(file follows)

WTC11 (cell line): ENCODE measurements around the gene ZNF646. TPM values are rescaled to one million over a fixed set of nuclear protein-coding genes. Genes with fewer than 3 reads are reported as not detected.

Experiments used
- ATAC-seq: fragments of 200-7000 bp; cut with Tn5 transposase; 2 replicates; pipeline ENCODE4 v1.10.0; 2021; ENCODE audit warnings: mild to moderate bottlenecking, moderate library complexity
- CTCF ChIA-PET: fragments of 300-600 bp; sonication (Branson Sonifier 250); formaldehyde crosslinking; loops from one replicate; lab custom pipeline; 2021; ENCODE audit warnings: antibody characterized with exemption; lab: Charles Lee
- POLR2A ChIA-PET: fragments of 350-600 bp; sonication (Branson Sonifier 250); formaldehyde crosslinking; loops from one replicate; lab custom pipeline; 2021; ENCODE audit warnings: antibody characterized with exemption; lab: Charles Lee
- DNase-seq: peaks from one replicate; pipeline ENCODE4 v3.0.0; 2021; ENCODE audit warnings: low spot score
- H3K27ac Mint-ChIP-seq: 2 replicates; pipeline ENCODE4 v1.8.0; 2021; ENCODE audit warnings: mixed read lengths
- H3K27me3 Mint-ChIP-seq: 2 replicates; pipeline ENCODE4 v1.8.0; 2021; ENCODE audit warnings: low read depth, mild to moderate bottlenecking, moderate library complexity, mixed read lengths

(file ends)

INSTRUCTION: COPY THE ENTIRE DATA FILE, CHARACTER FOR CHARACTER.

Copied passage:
WTC11 (cell line): ENCODE measurements around the gene ZNF646. TPM values are rescaled to one million over a fixed set of nuclear protein-coding genes. Genes with fewer than 3 reads are reported as not detected.

Experiments used
- ATAC-seq: fragments of 200-7000 bp; cut with Tn5 transposase; 2 replicates; pipeline ENCODE4 v1.10.0; 2021; ENCODE audit warnings: mild to moderate bottlenecking, moderate library complexity
- CTCF ChIA-PET: fragments of 300-600 bp; sonication (Branson Sonifier 250); formaldehyde crosslinking; loops from one replicate; lab custom pipeline; 2021; ENCODE audit warnings: antibody characterized with exemption; lab: Charles Lee
- POLR2A ChIA-PET: fragments of 350-600 bp; sonication (Branson Sonifier 250); formaldehyde crosslinking; loops from one replicate; lab custom pipeline; 2021; ENCODE audit warnings: antibody characterized with exemption; lab: Charles Lee
- DNase-seq: peaks from one replicate; pipeline ENCODE4 v3.0.0; 2021; ENCODE audit warnings: low spot score
- H3K27ac Mint-ChIP-seq: 2 replicates; pipeline ENCODE4 v1.8.0; 2021; ENCODE audit warnings: mixed read lengths
- H3K27me3 Mint-ChIP-seq: 2 replicates; pipeline ENCODE4 v1.8.0; 2021; ENCODE audit warnings: low read depth, mild to moderate bottlenecking, moderate library complexity, mixed read lengths